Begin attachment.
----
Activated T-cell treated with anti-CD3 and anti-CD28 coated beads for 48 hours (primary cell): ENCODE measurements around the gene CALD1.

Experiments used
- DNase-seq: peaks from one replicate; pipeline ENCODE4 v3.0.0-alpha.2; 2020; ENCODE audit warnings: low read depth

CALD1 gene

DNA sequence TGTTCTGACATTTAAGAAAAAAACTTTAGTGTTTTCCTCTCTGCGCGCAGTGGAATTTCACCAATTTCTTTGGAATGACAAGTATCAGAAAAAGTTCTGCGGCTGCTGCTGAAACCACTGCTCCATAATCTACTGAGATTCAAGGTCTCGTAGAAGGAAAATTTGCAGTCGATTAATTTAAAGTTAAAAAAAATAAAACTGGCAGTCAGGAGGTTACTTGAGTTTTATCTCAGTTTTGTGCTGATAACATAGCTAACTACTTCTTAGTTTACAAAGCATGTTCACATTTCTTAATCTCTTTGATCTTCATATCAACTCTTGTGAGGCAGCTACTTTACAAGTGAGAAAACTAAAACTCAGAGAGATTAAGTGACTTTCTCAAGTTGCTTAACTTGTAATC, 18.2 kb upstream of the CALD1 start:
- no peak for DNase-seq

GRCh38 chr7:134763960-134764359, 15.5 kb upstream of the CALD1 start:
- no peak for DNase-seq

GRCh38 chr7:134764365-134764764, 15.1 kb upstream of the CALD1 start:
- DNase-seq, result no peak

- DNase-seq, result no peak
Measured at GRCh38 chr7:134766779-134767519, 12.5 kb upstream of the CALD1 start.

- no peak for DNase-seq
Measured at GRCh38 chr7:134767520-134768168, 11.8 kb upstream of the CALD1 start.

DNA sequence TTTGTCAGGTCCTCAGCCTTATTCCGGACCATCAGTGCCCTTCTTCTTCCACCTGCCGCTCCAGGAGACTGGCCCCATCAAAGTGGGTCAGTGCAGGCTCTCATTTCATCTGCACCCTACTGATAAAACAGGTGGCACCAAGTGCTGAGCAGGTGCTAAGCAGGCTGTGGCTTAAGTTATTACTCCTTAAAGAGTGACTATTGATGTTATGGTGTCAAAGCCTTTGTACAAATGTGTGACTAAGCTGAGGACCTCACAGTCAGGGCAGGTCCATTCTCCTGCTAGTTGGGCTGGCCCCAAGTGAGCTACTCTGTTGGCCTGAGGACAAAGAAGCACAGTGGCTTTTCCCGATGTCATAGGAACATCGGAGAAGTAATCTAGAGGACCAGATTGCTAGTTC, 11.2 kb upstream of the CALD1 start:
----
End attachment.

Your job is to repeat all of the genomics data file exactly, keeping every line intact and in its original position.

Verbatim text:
Activated T-cell treated with anti-CD3 and anti-CD28 coated beads for 48 hours (primary cell): ENCODE measurements around the gene CALD1.

Experiments used
- DNase-seq: peaks from one replicate; pipeline ENCODE4 v3.0.0-alpha.2; 2020; ENCODE audit warnings: low read depth

CALD1 gene

DNA sequence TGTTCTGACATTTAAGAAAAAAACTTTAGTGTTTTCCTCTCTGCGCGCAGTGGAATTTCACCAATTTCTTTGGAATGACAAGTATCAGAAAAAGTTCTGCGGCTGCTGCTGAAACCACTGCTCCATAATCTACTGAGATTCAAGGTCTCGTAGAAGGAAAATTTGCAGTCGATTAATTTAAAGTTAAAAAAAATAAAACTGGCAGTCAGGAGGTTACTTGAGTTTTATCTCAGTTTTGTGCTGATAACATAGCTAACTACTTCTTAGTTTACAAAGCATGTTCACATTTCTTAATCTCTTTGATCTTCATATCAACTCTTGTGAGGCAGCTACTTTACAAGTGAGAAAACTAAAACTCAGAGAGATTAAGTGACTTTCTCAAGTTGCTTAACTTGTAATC, 18.2 kb upstream of the CALD1 start:
- no peak for DNase-seq

GRCh38 chr7:134763960-134764359, 15.5 kb upstream of the CALD1 start:
- no peak for DNase-seq

GRCh38 chr7:134764365-134764764, 15.1 kb upstream of the CALD1 start:
- DNase-seq, result no peak

- DNase-seq, result no peak
Measured at GRCh38 chr7:134766779-134767519, 12.5 kb upstream of the CALD1 start.

- no peak for DNase-seq
Measured at GRCh38 chr7:134767520-134768168, 11.8 kb upstream of the CALD1 start.

DNA sequence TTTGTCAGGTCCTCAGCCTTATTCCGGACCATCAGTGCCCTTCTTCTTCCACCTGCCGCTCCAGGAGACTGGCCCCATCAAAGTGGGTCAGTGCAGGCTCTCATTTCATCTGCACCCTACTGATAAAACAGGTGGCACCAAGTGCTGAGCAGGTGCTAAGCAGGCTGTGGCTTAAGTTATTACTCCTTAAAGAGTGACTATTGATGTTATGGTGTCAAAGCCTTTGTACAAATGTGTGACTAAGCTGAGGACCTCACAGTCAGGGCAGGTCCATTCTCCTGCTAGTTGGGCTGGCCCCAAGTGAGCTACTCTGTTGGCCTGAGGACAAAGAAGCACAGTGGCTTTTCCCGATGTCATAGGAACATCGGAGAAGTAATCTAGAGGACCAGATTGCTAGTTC, 11.2 kb upstream of the CALD1 start: